I was experimenting with using threading to speed up a loop over
vcat that swaps the first and second half of a sequence of vectors. I fire up Julia and verify:
julia> Threads.nthreads() 4
I wrote the following simple test routine which can be cut-and-paste to the REPL:
function f1(N::Int, J::Int) x = [ collect(1:N) for j = 1:J ] nhalf = floor(Int, N/2) for j = 1:J x[j][:] = vcat(x[j][nhalf+1:end], x[j][1:nhalf]) end return x end function f1_thread(N::Int, J::Int) x = [ collect(1:N) for j = 1:J ] nhalf = floor(Int, N/2) Threads.@threads for j = 1:J x[j][:] = vcat(x[j][nhalf+1:end], x[j][1:nhalf]) end return x end x1 = f1(10, 100); x2 = f1_thread(10, 100); using BenchmarkTools @btime f1(10000, 10000); @btime f1_thread(10000, 10000);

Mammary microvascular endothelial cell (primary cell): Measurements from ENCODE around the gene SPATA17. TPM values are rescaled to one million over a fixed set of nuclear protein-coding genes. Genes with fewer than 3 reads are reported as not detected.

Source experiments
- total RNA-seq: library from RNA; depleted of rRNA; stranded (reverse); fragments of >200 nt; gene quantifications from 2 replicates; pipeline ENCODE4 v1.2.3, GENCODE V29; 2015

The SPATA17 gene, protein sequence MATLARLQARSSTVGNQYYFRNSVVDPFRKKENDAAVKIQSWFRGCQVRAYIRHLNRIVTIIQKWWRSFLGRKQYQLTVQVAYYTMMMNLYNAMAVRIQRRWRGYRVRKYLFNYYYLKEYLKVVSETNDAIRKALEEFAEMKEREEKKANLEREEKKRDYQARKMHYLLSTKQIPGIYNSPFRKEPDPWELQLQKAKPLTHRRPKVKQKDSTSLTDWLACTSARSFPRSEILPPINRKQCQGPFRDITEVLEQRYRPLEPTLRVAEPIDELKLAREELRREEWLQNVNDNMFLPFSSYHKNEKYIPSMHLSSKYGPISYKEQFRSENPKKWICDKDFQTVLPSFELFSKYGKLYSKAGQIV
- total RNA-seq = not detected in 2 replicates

The threaded version is about 10% faster.
Is the conclusion here that this just simply isn’t a good operation for threading? Is the problem that the overhead in setting up the threaded loop is greater than the savings made by threading? If so, are there any other options for parallelizing loops like this?
I also tried using
@distributed, but the cost of applying
x massively outweighted any gains.
I also tried
SharedArray, and had a similar issue with the setup costs, and also kept getting errors when I tried larger examples of the form:
ERROR: On worker 3: SystemError: shm_open() failed for /jl011485a0lWXYifpyIZJdgO1sIM: Too many open files
So, is the conclusion here that this just isn’t an operation that can be sped up by using multiple cores?
Cheers and thanks for all responders.